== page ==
How did Lou Gerstner of IBM turn the company around? What key factors made Lou Gerstner one of the most successful CEOs in the world?
Lou Gerstner was the CEO of IBM from 1993 to 2002. He took over IBM at the request of the board of directors, who realized the company was in trouble, and turned the company around.
We’ll cover the lessons Lou Gerstner can teach you about leadership and the most important qualities for a successful leader.
Lou Gerstner of IBM: Power of a Growth Mindset
Growth-minded CEOs aren’t afraid to acknowledge a need to learn through questioning and receiving critical feedback — as a result, they grow and their companies do too. For example, when Lou Gerstner was hired to turn IBM around, he ignored Wall Street and focused on the long term, although he was criticized for not immediately boosting stock prices.
Conversely, Chrysler CEO Lee Iacocca was successful at first in introducing new initiatives in the struggling company. But after his initial success, he lapsed into a fixed mindset of seeking validation rather than improvement. He kept bringing back the same models of cars each year, although consumers were rejecting them for more innovative Japanese models. He got rid of his critics and elevated people who fed his ego, which was a road to failure.
Lou Gerstner’s Leadership
After turning down the job several times, Lou Gerstner took over IBM in 1993 at the request of the board of directors, who realized the company was in trouble. To create a culture that fostered growth, Lou Gerstner created communication channels, visited company operations and met with employees, de-emphasized hierarchy, and sought everyone’s input, including outside expertise.
To boost teamwork, Lou Gerstner eliminated people who played politics, bad-mouthed others, or self-aggrandized. Instead, he rewarded people who helped others. One problem in the company was that deals were begun but not followed through, so he focused on execution. He also focused on customers’ needs by cutting prices and integrating systems.
Lou Gerstner’s long-term focus didn’t impress Wall Street, though, and stock prices remained static. He persisted and by 2002, stock value had increased by 800 percent and IBM was the industry leader in hardware, enterprise software, and custom computer chips.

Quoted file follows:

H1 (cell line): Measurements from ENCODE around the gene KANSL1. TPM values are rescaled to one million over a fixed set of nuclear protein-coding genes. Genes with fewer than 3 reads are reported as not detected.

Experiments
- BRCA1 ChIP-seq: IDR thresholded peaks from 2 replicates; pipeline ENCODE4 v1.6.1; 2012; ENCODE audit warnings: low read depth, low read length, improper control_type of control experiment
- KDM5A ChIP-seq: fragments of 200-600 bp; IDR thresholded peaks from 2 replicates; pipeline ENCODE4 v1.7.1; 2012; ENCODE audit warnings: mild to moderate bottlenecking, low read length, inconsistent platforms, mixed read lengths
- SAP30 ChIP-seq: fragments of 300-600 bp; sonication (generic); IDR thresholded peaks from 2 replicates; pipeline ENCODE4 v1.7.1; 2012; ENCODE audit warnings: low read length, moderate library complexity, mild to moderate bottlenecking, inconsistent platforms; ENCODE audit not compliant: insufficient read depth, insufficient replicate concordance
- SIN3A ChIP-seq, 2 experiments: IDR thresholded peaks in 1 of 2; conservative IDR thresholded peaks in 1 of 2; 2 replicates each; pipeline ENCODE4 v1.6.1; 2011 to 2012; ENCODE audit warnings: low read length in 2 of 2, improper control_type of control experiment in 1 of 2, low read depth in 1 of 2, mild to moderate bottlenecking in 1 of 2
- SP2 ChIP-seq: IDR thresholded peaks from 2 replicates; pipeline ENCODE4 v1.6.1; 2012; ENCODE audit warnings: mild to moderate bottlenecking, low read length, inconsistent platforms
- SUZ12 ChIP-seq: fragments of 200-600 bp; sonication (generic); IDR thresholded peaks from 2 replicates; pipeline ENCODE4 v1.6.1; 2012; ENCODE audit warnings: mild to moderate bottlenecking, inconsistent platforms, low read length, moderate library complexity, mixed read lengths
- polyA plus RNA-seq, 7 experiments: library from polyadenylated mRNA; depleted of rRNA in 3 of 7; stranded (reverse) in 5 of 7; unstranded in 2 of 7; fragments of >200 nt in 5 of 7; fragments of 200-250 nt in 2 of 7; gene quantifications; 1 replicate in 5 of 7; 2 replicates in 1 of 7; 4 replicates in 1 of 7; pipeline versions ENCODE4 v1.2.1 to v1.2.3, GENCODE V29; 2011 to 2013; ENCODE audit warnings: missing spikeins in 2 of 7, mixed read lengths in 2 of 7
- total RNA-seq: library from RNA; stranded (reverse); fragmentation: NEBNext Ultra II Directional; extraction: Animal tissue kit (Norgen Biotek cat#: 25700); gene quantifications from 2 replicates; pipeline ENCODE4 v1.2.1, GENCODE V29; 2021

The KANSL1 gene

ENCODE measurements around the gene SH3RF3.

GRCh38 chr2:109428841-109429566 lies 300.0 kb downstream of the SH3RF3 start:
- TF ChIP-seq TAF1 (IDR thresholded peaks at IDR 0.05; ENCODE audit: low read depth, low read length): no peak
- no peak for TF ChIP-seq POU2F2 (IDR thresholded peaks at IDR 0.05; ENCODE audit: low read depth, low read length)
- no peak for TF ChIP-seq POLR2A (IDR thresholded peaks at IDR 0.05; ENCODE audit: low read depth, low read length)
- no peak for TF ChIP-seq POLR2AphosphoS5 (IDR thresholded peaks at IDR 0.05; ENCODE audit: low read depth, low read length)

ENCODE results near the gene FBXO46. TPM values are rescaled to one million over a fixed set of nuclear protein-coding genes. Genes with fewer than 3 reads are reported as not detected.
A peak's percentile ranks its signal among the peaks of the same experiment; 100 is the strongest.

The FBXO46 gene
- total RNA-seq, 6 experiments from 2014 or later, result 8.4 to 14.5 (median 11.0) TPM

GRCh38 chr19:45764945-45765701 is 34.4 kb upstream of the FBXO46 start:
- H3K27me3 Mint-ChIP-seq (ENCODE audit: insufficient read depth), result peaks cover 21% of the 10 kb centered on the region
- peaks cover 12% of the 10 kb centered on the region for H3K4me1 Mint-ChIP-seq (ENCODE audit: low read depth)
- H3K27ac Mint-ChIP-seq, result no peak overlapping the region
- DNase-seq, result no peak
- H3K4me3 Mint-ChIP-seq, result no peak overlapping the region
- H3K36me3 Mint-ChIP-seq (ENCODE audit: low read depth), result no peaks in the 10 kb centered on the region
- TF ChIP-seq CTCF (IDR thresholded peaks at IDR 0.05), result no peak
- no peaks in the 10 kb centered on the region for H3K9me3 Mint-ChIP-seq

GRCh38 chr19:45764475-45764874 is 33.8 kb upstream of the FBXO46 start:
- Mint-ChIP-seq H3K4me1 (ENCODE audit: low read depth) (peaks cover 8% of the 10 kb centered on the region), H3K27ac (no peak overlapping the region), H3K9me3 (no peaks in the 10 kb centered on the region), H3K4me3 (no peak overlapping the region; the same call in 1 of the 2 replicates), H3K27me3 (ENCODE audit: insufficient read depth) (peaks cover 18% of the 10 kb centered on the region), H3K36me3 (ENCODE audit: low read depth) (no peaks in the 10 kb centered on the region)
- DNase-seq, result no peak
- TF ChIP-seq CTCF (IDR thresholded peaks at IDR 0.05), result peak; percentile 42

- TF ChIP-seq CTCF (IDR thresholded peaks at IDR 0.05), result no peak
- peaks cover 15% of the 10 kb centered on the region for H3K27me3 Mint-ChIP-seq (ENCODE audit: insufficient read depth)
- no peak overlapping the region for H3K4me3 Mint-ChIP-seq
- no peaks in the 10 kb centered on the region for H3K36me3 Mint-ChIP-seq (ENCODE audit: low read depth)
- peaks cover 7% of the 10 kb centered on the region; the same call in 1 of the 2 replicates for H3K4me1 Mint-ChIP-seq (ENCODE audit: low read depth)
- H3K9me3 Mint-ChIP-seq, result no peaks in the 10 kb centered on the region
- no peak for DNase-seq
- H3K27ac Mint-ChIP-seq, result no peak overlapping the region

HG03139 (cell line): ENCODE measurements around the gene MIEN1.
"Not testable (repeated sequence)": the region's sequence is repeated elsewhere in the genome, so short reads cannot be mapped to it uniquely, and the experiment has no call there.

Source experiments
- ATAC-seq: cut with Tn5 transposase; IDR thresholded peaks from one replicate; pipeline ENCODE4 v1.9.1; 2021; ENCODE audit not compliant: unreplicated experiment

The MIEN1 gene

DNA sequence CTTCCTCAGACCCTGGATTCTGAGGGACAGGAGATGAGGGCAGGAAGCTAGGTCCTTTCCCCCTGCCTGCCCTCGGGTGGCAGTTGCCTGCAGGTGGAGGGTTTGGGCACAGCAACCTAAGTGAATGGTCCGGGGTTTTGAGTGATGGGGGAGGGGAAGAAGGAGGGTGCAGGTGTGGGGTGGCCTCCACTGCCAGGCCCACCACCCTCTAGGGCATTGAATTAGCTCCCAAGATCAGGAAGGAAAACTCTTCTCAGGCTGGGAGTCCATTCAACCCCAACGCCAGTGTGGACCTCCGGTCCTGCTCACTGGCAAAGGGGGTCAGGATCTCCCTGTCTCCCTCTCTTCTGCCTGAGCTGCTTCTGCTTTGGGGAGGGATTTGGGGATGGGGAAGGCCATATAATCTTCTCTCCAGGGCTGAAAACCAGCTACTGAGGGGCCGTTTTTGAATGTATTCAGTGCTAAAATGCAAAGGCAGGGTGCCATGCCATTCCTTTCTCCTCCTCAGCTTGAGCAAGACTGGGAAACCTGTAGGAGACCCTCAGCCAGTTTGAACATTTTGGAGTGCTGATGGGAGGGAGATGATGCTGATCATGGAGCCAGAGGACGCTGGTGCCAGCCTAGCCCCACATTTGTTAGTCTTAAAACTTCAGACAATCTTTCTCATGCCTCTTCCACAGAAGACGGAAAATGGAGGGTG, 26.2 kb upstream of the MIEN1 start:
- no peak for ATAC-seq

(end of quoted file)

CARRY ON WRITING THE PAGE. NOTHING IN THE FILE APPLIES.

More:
In Good to Great, author Jim Collins examined what separated good companies from the best. Lou Gerstner’s IBM was one of them. He studied eleven companies over five years, whose stock had soared and who had stayed at the top of their industries for at least fifteen years. Each was compared with an average company in the same industry.
A key factor for success was that the leaders of great companies, like Lou Gerstner of IBM, led with a growth mindset. They shared characteristics such as:
- Being humble
- Asking questions
- Confronting failures while confident of success
- Downplaying hierarchy
- Constantly trying to improve
- Surrounding themselves with competent people
- Sharing the credit
- Rejecting power games
- Thinking of the company’s future
Alan Wurtzel, CEO of Circuit City, was another example of a growth-minded leader. He held debates in his boardroom. Rather than trying to impress his board members, he used them to learn. He constantly questioned everything in order to understand where the company needed to go. Like Lou Gerstner of IBM, he considered himself a workhorse rather than a star. He was able to turn around a company that had been near bankruptcy.
In contrast to the fear and denial permeating companies with fixed-mindset leaders, the atmosphere in a company with a growth-oriented leader is positive and energized.
Growth-minded leaders like Lou Gerstner of IBM believe in their own and others’ ability to learn and develop. Instead of using their company as a tool for self-promotion, they focus on growing the company and employees.
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